• Frequent interaction with the subject under test is important. With regards to the puzzles I tried, I found it not very useful to sit back and philosophize a whole lot about the excercise. Reflection is needed in order to move ahead through the theories about the functioning of the device, but you need data to reflect on. Interacting with the subject under test makes you notice certain behavior and it will generates test data. This is the data that you need in order to build a theory. I observed people playing the dice game during the Agile Games Market on Wednesday evening and one participant in this game took long pauses (of up to a minute!) between ‘throws’. I was almost yelling ‘Come on, test, test, test!!’ to urge him to gather data faster. The brain needs something to work with.
  • And yet, taking a break helps. This has been mentioned time and again in testing literature and blog posts. It is true that when one detaches himself from the situation, usually the mind starts offering clues as to how the application functions. I took a cigarette break and it helped me. James told me a story about a man who tried one of his puzzles at a conference and got stuck. During the ensuing keynote he had an epiphany, went back to the lab and presented, in one go, the answer to the puzzle.
  • Use tools. Since puzzles 7 & 8 are about timing, it is nice to have a timer and use it. I took my smartphone and used the timer to at least get an idea of the time between the flashing of the red light. It helped me to be a bit more confident about the reproducibility of certain situations and it helped me to falsify (or confirm) my theories. Yet at my current assignment quite a number of testers seem to be very wary of using tools, whether it be a SQL query tool, a tool to transfers loan data from one database to another, to make notes, to call a SOAP interface, to view logs, to drive a GUI, to debug the environment etc… I think it is inexperience in using such tools that is keeping them.

Since I didn’t ‘solve’ puzzle 7, James gave me a final hint and he urged me to look at it at home. I will do this, but in the meantime I want to thank James for creating these puzzles, and James and Bart for running the testlab at so many conferences, making it possible for testers to reflect on their testing and to learn from it.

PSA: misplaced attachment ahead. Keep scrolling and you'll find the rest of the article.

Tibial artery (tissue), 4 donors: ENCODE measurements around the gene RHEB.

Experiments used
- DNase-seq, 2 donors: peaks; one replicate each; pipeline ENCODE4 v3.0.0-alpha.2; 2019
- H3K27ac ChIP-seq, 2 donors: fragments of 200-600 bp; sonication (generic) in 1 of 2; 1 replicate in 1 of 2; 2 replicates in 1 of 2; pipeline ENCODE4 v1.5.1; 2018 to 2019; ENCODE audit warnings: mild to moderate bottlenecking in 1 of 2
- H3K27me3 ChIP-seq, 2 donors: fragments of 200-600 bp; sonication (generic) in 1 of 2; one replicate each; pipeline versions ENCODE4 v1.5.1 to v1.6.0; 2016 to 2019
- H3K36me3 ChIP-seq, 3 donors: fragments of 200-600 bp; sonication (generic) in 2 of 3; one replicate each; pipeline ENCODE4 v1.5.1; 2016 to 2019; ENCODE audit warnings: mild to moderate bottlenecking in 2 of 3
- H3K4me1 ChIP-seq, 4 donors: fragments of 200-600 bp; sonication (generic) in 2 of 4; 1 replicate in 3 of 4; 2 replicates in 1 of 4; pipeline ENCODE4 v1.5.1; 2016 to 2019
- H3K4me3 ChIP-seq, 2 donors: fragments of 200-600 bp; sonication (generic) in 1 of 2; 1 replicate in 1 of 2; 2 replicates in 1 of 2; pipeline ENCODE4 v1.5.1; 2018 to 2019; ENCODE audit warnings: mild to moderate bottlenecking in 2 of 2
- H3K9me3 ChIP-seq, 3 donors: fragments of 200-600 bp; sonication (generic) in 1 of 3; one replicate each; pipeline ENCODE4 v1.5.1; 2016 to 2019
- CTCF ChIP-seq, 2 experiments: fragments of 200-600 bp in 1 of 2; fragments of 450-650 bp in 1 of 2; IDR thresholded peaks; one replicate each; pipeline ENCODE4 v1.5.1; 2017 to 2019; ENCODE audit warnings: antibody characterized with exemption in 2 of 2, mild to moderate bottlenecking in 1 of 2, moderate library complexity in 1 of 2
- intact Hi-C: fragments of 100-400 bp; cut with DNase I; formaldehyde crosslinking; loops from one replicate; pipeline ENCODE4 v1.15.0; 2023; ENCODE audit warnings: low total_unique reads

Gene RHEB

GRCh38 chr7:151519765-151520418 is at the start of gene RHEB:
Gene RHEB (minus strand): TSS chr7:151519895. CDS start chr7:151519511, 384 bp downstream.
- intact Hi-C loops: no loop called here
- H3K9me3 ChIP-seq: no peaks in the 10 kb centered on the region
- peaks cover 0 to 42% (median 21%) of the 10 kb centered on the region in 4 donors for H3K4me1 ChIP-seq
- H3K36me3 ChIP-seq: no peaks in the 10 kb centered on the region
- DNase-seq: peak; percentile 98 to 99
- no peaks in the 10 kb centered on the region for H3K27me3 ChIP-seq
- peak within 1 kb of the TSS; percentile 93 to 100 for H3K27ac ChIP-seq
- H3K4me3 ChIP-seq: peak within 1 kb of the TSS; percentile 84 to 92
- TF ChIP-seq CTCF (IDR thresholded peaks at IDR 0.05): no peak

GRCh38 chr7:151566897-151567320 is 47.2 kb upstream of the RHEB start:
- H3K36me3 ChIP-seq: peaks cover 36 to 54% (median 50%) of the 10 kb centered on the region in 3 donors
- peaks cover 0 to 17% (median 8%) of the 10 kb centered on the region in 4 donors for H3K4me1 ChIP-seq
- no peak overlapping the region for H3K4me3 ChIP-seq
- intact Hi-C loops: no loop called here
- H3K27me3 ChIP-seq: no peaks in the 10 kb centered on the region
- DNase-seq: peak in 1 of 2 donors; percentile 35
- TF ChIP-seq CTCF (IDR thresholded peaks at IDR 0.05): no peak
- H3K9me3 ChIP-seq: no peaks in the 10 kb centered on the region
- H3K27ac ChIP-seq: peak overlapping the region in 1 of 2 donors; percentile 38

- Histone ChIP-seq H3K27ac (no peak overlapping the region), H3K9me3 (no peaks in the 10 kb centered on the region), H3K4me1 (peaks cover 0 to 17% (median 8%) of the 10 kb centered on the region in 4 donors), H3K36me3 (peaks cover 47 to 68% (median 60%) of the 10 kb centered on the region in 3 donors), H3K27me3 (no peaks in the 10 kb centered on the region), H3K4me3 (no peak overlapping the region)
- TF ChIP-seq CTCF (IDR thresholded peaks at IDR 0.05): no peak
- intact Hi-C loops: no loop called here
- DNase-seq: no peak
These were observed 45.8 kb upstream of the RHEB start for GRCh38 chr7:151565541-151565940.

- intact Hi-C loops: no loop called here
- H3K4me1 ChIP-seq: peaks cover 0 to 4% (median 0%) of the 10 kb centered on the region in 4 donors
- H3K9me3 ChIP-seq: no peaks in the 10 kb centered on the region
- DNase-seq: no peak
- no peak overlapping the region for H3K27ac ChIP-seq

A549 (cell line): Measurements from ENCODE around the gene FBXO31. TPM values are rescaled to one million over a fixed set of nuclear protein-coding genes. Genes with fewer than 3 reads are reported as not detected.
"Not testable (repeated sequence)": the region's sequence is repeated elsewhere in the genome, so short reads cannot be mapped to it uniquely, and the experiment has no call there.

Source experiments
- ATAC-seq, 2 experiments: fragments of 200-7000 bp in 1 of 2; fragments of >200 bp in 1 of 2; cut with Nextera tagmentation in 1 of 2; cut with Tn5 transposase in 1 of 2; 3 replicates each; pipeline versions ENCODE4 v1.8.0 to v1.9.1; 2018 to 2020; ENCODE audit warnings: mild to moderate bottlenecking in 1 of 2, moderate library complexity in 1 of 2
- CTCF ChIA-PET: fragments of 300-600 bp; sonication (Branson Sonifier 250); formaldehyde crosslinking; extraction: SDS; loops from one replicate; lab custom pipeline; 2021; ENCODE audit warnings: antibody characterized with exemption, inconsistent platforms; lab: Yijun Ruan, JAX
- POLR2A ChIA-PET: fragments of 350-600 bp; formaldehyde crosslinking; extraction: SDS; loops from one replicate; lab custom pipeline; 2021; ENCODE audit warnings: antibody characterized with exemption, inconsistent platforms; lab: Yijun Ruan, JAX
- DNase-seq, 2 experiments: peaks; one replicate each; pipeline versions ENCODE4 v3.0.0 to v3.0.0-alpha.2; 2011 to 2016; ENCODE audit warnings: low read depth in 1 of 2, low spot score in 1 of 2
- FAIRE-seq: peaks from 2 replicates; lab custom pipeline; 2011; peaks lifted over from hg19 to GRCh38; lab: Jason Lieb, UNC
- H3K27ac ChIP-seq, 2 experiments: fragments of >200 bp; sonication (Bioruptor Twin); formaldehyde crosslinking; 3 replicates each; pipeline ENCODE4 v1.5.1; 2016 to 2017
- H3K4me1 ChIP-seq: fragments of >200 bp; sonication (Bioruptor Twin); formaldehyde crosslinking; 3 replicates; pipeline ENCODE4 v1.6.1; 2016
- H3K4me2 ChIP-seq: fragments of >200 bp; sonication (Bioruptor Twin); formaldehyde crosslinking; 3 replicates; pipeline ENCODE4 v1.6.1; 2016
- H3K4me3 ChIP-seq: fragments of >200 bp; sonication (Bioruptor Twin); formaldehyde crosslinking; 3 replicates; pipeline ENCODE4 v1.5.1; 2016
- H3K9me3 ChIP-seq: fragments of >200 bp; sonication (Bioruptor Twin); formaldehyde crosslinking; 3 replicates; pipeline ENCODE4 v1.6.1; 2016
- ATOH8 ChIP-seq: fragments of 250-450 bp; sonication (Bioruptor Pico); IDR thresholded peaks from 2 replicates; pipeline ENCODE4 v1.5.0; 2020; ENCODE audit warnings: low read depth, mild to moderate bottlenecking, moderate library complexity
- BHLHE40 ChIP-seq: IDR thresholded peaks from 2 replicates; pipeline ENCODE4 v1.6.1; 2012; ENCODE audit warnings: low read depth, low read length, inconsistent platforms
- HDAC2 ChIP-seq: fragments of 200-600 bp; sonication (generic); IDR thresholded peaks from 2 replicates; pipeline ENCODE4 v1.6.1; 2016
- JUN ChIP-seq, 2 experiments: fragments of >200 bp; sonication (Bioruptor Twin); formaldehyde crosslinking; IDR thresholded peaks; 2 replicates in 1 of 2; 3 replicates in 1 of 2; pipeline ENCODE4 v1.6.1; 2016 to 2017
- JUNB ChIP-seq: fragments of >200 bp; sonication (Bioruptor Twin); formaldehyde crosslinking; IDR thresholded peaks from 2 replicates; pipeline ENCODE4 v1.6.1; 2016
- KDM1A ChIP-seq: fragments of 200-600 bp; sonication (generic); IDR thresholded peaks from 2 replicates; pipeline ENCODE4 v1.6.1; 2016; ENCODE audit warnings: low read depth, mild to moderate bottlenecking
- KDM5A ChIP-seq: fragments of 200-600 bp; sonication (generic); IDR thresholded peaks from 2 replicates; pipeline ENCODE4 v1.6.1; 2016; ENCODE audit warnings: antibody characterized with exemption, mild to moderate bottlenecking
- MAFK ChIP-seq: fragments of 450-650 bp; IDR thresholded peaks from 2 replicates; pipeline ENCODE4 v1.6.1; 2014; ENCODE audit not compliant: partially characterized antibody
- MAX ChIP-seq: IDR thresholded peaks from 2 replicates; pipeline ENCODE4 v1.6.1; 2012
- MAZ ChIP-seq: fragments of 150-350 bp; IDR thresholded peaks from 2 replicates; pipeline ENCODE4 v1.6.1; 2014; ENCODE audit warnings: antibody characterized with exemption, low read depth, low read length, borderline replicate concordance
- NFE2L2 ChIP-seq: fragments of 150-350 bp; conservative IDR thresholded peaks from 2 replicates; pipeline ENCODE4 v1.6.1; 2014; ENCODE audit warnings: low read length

On Organization by Circumstance


One of the books that influenced my thinking in the past couple of months is The Peter Principle by the Canadian teacher and author Laurence J. Peter. The book is famous for its principle, which goes as follows:

In a hierarchy every employee tends to rise to his level of incompetence given enough time and enough levels in the hierarchy.

And there is Peter’s Corollary to this principle.

In time, every post tends to be occupied by an employee who is incompetent to carry out its duties.

At first glance it appears that the book is an attempt at satire or parody. In many ‘case studies’ Peter humors the way that employees move upward in an organization to their level of incompetence and paints a somewhat melancholic and bleak picture of the employee who is caught at this level, like a rat in a cage.

Once you progress through the book and read about the symptoms and syndromes of ‘final placement’, you start to realize that this is actually happening all around you. The principle is viciously simple and Peter shows over and over again that when you try to explain why the hierarchy of the organization is the way it is, the Peter Principle is the only way to account for that.

Though the principle is a philosophic contemplation rather than a scientific fact, it has made me realize that the hierarchy of an organization is not formed of individuals being placed in these positions because they are the best fit for the job. I know that this, like the realization in my previous post, is a wide open door. And yet it made me look at the organization as an organism; as an entity consisting of people who are organized along other guiding principles than you might expect or suspect.

Especially the fact that you expect people in a certain position in the hierarchy to behave in a way or to show traits that are characteristic of that position, reduces your chances of interacting with the organization in meaningful way. Right now I am looking at the organization as a system in which people move around rather like molecules in a gas, bouncing off other molecules. Thus, the reasons for a person to be in a certain position are circumstantial and should be analyzed through the evolution of his or her environment, rather than from the perspective of organizational intent.